United Airlines’ passenger ejection – some thoughts on the legal position
The video footage of United Airlines’ passenger Dr. David Dao being physically removed from his seat caused an unwelcome sensation on social media and a decline in the value of United Airlines’ shares as viewers expressed their disapproval.
Commercially we are all aware that travel carriers routinely overbook because so many passengers fail to show up for travel. If this was not done capacity would be wasted and this inefficiency would drive up fares for us all. But what about the legal issues? Here’s a brief look at them, as they may not have been considered by commentators on social media who were above all responding to the unedifying video footage this incident led to.
The legal issues
- Did the airline have a contractual right to ask the customer to vacate his seat under the terms of the ticket sale agreement? – Probably yes, buried in the small print somewhere maybe without the airline needing to offer a specific reason or maybe for reasons including a need to re deploy stranded crew members, as was the case here.
- If a customer breaks their agreement with a carrier by refusing to surrender their seat when so requested, what can the airline do?
- Remind them of the terms of the ticket sale agreement and explain that a refusal to honour them would give the carrier the right to sue for damages for breach of contract.
- But before seeking damages the airline also has a duty to mitigate its loss. The obvious way to do this would be by asking if any other passenger was prepared to give up their seat, if needs be offering them an incentive to do so such as a refund or bonus cash or a cheap ticket offer.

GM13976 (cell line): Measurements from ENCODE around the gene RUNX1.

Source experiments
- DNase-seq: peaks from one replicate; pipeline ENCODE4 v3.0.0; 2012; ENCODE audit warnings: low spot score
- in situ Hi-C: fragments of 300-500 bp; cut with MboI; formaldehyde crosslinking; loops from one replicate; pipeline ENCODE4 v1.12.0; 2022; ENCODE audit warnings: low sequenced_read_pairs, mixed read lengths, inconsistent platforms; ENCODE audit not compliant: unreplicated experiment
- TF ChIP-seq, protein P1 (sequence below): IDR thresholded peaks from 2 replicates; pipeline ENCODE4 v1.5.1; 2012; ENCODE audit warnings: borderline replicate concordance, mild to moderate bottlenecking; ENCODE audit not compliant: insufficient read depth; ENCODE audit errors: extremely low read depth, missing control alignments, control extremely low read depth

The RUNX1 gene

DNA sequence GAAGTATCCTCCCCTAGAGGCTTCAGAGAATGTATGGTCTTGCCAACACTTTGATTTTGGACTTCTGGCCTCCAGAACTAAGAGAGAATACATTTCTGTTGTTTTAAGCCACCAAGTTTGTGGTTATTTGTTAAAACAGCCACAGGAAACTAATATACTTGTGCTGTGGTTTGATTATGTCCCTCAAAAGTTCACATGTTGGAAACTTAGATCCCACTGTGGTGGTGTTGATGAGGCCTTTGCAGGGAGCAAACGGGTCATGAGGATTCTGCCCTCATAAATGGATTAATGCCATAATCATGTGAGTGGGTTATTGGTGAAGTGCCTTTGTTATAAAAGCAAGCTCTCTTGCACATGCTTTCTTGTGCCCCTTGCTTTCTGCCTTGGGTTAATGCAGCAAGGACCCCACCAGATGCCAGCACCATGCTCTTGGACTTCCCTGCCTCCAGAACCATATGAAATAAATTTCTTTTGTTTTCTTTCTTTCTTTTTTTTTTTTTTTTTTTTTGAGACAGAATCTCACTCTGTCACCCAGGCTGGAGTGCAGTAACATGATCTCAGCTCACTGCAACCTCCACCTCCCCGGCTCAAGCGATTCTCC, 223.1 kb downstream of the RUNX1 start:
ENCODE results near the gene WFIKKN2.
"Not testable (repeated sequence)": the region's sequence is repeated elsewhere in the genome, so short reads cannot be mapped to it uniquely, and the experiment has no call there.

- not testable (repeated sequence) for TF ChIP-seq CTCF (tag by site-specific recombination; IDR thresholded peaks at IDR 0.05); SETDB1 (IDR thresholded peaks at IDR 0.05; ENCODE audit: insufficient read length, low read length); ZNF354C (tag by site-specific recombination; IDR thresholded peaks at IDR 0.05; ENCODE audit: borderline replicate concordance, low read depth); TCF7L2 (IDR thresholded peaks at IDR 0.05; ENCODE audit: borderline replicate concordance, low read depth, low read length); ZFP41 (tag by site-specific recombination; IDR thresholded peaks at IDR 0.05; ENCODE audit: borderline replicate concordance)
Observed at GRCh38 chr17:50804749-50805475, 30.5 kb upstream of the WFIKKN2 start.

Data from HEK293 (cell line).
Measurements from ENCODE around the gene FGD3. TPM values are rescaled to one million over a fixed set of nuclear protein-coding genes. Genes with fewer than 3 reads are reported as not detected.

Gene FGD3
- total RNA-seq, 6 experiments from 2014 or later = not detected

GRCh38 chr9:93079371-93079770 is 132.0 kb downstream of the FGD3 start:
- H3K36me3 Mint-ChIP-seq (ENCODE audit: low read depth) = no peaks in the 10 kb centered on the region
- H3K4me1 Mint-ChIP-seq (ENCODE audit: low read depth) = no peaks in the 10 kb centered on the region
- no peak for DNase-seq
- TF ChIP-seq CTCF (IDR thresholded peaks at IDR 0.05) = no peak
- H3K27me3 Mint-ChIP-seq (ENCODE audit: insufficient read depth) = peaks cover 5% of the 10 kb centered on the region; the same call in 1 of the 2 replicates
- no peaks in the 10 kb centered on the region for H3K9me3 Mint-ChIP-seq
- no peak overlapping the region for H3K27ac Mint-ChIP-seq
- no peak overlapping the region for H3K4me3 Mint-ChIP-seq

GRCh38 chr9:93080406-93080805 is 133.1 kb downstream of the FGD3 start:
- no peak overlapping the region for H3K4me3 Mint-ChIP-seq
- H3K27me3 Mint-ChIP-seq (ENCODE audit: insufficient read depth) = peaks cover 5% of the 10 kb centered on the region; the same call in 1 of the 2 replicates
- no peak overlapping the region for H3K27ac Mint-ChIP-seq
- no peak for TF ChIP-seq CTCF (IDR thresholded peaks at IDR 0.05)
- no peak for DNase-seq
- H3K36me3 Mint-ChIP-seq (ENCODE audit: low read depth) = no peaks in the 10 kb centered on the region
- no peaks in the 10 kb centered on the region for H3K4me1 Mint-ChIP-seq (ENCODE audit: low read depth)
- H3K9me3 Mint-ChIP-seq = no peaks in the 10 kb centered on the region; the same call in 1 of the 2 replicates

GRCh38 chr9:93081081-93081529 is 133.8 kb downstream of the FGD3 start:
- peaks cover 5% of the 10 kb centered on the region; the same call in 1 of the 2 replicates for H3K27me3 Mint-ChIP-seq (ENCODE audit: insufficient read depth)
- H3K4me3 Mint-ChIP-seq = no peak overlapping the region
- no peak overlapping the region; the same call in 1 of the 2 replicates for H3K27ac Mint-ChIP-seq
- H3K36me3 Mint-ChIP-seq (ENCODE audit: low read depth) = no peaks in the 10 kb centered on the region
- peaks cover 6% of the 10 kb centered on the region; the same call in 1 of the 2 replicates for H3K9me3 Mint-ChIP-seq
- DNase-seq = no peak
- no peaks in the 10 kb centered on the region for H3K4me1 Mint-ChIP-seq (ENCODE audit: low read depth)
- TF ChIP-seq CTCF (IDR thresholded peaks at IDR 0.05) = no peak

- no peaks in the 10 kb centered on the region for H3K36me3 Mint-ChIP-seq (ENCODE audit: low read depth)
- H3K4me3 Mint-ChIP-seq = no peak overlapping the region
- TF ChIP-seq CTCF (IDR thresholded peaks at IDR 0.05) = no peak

- It’s hard to understand why this was not done or did not work in this case.
- Let’s assume all of the passengers sit tight and refuse to budge (most unlikely, everyone has their price). The airline could decide to redeploy its stranded crew some other way. For some reason, in this case, someone decided to remedy this probable breach of contract by resort to physical force. Since this happened in Chicago that’s a matter for Illinois law and perhaps also US aviation law.
- In Jersey, physical coercion is normally the preserve of the Police for criminal issues and of the officers of the Viscount’s depat for civil matters. On an airliner on the ground in Jersey that role would be fulfilled, in the absence of a Jersey Air Marshal force by officers of the States of Jersey Police who will surely have statutory rights to exercise reasonable physical force and to overwhelm resistance.
- Who took the fateful decision to use force – was it an United Airlines’ employee, for whose conduct the airline would be vicariously liable, or was it an independent Govt employed Air Marshal? If the latter, did the way the Marshals exercised their authority break the chain of liability between Dr Dao and United, which might have said – we agreed the Marshals should remove you but not that they should use excessive force to do so.
- Are the Marshals under the ultimate supervision of the Captain and, if so, how is he to know what is going on and exercise that authority now that pilots have to be sealed into the cockpit?
- Apart from the contractual and employer’s liability issues, there are security ones too. Once we board an airliner or a vessel we place ourselves in the hands of the Captain and the crew. If they give an order they naturally expect to be obeyed, but problems will arise if the order appears to the passenger and his fellow travellers to be purely commercial and not security related. Perhaps that was the view taken by Dr Dao, but did that exonerate him from his duty to obey the Captain and the crew? Unsurprisingly some commentators are saying it did not.
Plenty of points to ponder here!
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